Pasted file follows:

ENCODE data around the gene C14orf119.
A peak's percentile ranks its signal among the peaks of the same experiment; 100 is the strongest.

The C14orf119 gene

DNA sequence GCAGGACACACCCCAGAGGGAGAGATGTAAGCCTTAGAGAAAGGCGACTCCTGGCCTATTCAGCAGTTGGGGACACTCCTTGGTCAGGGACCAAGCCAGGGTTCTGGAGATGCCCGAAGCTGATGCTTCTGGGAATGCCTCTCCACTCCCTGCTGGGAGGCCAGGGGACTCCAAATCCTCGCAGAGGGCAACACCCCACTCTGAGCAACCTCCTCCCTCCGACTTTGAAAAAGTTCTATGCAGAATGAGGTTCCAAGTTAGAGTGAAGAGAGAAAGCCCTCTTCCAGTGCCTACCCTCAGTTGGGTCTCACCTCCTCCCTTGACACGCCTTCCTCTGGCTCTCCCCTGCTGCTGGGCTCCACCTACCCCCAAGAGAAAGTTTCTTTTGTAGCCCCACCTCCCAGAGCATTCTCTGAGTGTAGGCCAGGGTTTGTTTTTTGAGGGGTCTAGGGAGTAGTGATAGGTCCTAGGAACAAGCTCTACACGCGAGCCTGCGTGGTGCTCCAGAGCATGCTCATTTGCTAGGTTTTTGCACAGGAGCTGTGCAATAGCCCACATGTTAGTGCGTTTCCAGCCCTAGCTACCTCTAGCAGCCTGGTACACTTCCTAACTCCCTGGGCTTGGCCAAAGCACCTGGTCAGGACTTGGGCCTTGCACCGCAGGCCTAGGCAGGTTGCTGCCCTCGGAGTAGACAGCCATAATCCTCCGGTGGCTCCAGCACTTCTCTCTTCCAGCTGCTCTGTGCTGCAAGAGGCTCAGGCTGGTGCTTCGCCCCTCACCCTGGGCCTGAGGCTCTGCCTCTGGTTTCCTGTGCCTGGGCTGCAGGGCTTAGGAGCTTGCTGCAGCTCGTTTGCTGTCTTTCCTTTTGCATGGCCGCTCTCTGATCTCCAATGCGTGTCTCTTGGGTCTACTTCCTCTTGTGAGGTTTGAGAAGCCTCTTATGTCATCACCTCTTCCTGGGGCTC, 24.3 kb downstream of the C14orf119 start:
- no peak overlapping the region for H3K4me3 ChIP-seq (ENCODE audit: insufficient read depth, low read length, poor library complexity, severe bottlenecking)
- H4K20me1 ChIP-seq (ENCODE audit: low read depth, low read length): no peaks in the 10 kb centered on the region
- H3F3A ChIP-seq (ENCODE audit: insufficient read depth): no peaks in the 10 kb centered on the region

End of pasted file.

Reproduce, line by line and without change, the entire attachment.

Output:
ENCODE data around the gene C14orf119.
A peak's percentile ranks its signal among the peaks of the same experiment; 100 is the strongest.

The C14orf119 gene

DNA sequence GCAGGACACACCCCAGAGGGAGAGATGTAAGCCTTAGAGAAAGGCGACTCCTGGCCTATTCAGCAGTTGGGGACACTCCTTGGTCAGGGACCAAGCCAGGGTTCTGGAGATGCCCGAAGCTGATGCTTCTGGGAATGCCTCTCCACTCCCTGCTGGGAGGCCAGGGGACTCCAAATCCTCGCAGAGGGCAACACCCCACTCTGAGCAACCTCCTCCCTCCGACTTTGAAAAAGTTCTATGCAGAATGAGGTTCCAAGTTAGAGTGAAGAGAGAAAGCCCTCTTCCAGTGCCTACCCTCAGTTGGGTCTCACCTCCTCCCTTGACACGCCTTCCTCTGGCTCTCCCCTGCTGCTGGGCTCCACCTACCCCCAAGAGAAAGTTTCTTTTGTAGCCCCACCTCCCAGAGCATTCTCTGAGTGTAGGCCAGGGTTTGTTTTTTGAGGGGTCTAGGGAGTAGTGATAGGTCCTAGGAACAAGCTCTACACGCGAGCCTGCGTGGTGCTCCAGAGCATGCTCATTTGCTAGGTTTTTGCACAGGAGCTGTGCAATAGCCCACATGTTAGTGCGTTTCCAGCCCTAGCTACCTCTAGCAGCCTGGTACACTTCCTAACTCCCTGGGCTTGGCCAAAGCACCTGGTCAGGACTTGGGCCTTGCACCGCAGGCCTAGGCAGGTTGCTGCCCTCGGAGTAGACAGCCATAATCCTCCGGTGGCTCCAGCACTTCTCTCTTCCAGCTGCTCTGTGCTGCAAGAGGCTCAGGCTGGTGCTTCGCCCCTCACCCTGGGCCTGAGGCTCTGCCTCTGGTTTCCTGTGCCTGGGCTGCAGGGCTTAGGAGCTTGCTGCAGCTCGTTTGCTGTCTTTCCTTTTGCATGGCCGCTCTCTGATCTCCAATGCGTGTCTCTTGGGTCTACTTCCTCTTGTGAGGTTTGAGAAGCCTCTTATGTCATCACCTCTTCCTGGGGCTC, 24.3 kb downstream of the C14orf119 start:
- no peak overlapping the region for H3K4me3 ChIP-seq (ENCODE audit: insufficient read depth, low read length, poor library complexity, severe bottlenecking)
- H4K20me1 ChIP-seq (ENCODE audit: low read depth, low read length): no peaks in the 10 kb centered on the region
- H3F3A ChIP-seq (ENCODE audit: insufficient read depth): no peaks in the 10 kb centered on the region